when planning economic dispatch operation as a system engineer.
By using Powerworld software in modeling power system and economic dispatch, this paper shows
how to analyze the power loss and the per unit voltage limits to make the system economically viable.
For example, Figure 3.5 shows a complete power flow analysis and the data required to perform
economic dispatch. In addition, the analysis shows zero power loss and zero mismatches which would
result in a perfect system.
I would recommend modeling and simulation to be the first step in planning and assessing economic
dispatch. It is also an indispensable source for performing verification and validation of power system
economic dispatch.
52
Appendix
Total Electricity System Power
2009 Total California In-State Power Generation
Fuel Type
In-State
Generation
(GWh)
Percent of
California In-State
Power
Northwest
Imports
Southwest
Imports
Total System
Power
Coal 3,735 1.8% N/A N/A N/A
Large Hydro 25,094 12.2% N/A N/A N/A
Natural Gas 116,716 56.7% N/A N/A N/A
Nuclear 31,509 15.3% N/A N/A N/A
Oil 67 0.0% N/A N/A N/A
Other 7 0.0% N/A N/A N/A
Renewables 28,567 13.9% N/A N/A N/A
Biomass 5,685 2.8% N/A N/A N/A
Geothermal 12,907 6.3% N/A N/A N/A
Small Hydro 4,181 2.0% N/A N/A N/A
Solar 846 0.4% N/A N/A N/A
Wind 4,949 2.4% N/A N/A N/A
Total 205,695 100.0% 19,929 71,201 296,827
Source:
EIA, QFER, and SB 105 Reporting Requirements
Note: Due to legislative changes required by Assembly Bill 162 (2009), the California Air Resources Board is
currently undertaking the task of identifying the fuel sources associated with all imported power entering into
California.
1. In-state generation: Reported generation from units 1 MW and larger.
Previous years information (2008 Total System Power).
53
Total Electricity System Power
2008 Total System Power in Gigawatt Hours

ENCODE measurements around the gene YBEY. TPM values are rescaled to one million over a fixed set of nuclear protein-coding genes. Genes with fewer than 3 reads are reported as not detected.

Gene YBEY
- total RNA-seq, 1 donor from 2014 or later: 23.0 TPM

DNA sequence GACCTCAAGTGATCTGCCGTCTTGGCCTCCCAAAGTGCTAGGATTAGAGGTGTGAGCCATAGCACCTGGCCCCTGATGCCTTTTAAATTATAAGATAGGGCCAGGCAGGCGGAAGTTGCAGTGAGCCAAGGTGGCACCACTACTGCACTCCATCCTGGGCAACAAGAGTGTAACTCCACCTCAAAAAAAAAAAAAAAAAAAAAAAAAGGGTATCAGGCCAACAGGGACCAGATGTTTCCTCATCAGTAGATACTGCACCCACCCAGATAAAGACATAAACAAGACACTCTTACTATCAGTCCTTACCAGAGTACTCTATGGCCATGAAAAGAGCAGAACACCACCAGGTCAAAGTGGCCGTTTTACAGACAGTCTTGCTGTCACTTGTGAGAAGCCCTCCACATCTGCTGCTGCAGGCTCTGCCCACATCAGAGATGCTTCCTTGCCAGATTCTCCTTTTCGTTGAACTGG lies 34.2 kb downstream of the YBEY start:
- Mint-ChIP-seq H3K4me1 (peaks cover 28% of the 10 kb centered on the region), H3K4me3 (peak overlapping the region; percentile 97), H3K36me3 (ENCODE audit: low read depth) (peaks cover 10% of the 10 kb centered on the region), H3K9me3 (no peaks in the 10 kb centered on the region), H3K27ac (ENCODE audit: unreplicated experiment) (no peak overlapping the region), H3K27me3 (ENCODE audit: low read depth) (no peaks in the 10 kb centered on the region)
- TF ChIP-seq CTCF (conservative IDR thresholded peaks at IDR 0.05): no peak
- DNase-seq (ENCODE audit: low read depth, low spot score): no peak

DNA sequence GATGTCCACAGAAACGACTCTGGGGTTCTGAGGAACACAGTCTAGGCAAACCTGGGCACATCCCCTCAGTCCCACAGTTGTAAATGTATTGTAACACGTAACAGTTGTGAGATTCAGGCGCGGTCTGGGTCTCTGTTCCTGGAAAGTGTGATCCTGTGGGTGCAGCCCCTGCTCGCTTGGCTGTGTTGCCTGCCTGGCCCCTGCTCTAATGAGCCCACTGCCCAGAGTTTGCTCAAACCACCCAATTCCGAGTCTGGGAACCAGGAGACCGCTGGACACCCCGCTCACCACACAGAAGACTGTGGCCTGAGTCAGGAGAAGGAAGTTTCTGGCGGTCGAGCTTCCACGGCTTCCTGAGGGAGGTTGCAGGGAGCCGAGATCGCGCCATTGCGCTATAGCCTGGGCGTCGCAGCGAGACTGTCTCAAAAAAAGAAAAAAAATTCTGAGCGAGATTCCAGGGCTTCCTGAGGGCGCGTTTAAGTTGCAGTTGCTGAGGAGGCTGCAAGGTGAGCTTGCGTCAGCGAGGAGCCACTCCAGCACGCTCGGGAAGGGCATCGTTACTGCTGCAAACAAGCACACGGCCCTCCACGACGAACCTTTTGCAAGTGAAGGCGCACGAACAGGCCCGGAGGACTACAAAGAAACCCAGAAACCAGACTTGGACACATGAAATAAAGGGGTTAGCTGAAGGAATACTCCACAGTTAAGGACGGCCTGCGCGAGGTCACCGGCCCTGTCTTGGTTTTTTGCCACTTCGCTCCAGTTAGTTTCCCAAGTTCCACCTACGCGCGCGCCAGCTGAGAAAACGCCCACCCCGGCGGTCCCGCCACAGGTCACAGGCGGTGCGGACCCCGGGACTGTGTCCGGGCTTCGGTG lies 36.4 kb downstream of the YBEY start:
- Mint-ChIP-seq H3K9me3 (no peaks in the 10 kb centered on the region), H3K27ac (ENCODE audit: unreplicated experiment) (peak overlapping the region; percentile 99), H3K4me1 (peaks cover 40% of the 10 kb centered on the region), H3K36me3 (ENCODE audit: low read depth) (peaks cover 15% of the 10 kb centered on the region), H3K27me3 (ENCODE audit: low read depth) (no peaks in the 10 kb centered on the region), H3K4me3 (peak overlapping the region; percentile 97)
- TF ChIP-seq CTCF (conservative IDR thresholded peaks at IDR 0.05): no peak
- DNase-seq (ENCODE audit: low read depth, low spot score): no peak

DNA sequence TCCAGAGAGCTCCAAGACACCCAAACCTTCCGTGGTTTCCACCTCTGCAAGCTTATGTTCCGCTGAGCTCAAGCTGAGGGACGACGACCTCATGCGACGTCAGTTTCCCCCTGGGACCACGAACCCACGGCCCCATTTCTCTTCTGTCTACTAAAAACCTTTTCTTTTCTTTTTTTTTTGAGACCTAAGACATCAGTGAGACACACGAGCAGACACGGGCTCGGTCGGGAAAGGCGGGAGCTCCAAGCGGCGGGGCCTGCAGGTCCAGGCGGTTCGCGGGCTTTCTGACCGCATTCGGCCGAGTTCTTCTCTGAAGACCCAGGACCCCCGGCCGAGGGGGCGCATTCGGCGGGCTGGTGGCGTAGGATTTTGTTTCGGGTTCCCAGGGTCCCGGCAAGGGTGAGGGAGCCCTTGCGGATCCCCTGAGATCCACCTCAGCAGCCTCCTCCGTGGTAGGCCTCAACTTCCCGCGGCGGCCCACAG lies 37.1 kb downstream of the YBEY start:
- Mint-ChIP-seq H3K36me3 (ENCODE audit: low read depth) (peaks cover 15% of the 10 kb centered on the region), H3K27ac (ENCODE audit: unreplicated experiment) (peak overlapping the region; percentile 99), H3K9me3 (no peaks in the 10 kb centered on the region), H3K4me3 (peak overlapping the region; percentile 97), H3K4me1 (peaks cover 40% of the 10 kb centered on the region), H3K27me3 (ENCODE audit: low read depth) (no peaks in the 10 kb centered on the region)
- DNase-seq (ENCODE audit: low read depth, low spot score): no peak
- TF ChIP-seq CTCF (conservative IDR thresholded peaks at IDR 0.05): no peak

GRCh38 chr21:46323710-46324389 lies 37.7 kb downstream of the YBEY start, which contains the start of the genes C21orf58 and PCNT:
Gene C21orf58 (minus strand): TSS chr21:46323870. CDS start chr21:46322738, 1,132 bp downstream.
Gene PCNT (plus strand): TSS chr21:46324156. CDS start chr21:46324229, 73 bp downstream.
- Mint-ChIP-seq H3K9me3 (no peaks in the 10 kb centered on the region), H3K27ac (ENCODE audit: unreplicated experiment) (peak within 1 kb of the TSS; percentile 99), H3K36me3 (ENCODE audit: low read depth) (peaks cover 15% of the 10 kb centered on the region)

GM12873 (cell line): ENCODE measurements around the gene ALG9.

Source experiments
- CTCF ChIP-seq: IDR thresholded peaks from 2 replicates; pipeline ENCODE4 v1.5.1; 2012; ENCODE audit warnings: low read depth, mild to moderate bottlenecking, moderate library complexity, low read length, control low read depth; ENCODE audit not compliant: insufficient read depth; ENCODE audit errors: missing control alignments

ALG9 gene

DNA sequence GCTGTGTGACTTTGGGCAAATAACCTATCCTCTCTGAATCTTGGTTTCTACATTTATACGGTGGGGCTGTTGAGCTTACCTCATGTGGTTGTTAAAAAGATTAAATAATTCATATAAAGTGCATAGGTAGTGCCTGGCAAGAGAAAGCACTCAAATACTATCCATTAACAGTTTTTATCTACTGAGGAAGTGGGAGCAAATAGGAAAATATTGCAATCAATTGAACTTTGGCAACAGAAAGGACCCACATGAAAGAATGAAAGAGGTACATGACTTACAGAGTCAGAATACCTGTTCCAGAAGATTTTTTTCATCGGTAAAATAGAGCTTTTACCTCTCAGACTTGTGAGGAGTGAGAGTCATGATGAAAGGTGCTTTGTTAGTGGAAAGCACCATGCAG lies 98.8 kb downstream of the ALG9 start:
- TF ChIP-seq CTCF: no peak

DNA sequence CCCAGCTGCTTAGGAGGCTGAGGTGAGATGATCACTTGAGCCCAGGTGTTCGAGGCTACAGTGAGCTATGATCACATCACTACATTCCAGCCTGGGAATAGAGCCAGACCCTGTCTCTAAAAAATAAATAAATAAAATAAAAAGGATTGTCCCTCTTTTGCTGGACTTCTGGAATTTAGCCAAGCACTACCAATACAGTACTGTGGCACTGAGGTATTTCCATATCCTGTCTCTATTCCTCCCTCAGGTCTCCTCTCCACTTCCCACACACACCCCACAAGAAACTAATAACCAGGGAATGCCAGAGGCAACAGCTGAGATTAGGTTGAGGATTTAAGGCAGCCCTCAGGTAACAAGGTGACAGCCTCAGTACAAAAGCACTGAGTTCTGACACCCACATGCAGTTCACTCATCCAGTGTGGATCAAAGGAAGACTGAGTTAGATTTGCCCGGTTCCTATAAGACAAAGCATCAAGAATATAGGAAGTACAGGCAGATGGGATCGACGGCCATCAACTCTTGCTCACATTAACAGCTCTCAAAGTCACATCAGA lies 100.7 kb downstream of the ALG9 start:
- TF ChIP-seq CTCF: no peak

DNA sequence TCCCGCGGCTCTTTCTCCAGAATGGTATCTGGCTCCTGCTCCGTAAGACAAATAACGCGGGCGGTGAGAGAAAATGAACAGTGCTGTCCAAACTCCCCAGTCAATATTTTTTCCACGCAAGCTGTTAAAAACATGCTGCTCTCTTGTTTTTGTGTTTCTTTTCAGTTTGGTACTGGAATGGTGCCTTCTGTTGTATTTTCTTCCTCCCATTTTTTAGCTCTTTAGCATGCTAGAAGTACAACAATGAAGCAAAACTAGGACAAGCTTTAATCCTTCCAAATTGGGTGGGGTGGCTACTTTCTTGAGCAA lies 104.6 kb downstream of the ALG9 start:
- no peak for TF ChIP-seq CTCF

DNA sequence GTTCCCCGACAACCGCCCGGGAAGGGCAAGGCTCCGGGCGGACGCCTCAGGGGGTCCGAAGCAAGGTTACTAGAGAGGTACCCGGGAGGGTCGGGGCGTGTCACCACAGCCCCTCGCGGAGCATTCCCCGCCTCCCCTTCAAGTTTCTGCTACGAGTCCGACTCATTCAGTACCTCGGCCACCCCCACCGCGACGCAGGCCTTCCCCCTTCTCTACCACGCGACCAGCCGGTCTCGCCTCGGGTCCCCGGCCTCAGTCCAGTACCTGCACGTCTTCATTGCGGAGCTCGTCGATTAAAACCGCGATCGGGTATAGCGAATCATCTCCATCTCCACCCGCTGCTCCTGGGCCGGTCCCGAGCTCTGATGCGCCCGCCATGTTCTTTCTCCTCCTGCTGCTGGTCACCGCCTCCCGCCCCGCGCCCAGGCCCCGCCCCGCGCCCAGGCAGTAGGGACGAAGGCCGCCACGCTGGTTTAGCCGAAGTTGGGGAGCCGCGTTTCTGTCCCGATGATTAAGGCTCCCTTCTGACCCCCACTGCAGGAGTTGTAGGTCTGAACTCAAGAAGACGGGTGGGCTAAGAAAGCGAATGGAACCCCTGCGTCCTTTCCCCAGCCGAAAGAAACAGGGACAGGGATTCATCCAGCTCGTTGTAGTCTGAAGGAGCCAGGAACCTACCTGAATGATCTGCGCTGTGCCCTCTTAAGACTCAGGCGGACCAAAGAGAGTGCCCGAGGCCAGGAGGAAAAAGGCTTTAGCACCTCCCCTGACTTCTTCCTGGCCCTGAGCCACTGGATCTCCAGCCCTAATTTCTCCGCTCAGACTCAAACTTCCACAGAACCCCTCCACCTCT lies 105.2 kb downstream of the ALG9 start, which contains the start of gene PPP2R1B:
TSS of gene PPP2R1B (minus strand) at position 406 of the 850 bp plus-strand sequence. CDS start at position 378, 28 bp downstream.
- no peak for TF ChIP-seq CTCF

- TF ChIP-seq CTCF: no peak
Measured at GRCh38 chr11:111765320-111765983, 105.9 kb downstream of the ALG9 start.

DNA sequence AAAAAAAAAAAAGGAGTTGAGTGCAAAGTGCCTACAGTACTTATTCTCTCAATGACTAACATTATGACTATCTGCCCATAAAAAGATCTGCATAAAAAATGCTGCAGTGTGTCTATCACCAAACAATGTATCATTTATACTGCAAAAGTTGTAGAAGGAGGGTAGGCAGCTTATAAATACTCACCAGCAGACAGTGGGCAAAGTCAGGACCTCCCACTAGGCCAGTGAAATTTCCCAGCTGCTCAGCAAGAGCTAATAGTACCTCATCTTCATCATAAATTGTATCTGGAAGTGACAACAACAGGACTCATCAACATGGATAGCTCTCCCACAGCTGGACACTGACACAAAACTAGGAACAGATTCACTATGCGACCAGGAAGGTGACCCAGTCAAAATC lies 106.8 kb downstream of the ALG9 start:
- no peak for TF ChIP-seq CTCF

Fuel Type
In-State
Generation
[1]
Northwest
Imports
[2]
Southwest
Imports
[2]
Total System
Power
Percent of Total
System Power
Coal* 3,977 8,581 43,271 55,829 18.21%
Large Hydro 21,040 9,334 3,359 33,733 11.00%
Natural Gas 122,216 2,939 15,060 140,215 45.74%
Nuclear 32,482 747 11,039 44,268 14.44%
Renewables 28,804 2,344 1,384 32,532 10.61%
Biomass 5,720 654 3 6,377 2.08%
Geothermal 12,907 0 755 13,662 4.46%
Small Hydro 3,729 674 13 4,416 1.44%
Solar 724 0 22 746 0.24%
Wind 5,724 1,016 591 7,331 2.39%
Total 208,519 23,945 74,113 306,577 100.0%
Source:
2008 Net System Power Report - Staff Report,
Publication number CEC-200-2009-010, to be considered for adoption July 15, 2009. (PDF file, 26 pages, 650
kb)
EIA, QFER, and SB 105 Reporting Requirements
*Note: In earlier years the in-state coal number included coal-fired power plants owned by California utilities located
out-of-state.
1. In-state generation: Reported generation from units 1 MW and larger.
2. Net electricity imports are based on metered power flows between California and out-of-state
balancing authorities.
The resource mix is based on utility power source disclosure claims, contract information, and
calculated estimates on the remaining balance of net imports.
Previous years information (2007 Total System Power).
54
Please see web links for energy source and cost information
http://greenecon.net/understanding-the-cost-of-solar-energy/energy_economics.html
http://greenecon.net/category/alternative-energy
http://energyalmanac.ca.gov/electricity/index.html#table
55
References
1. Florida State University 2002 and 2004 EEL 6266 Power System Economics and Control with
Matlab Software Code Lecture Notes
2. Tom Overbye, ECE 476, Power System Analysis Lecture 16 Economic Dispatch
3. Thomas J. Overbye, Powerworld Simulator Software
4. Ali. Keyhani, Power Flow Problem Tutorial and Course Notes and Matlab Software Codes
5. Robert T. Clement, Making Hard Decisions
6. Chanan Singh and Panida Jirutitijaroen Power System Control and Operation: Economic
Dispatch
7. Form E1A-423 Monthly Cost of Fuels for Electric Plants Report
8. Grainger Stevenson, Power System Analysis
9. Charles A. Gross Power System Analysis
10. http://greenecon.net/understanding-the-cost-of-solar-energy/energy_economics.html
11. http://greenecon.net/category/alternative-energy
12. http://energyalmanac.ca.gov/electricity/index.html#table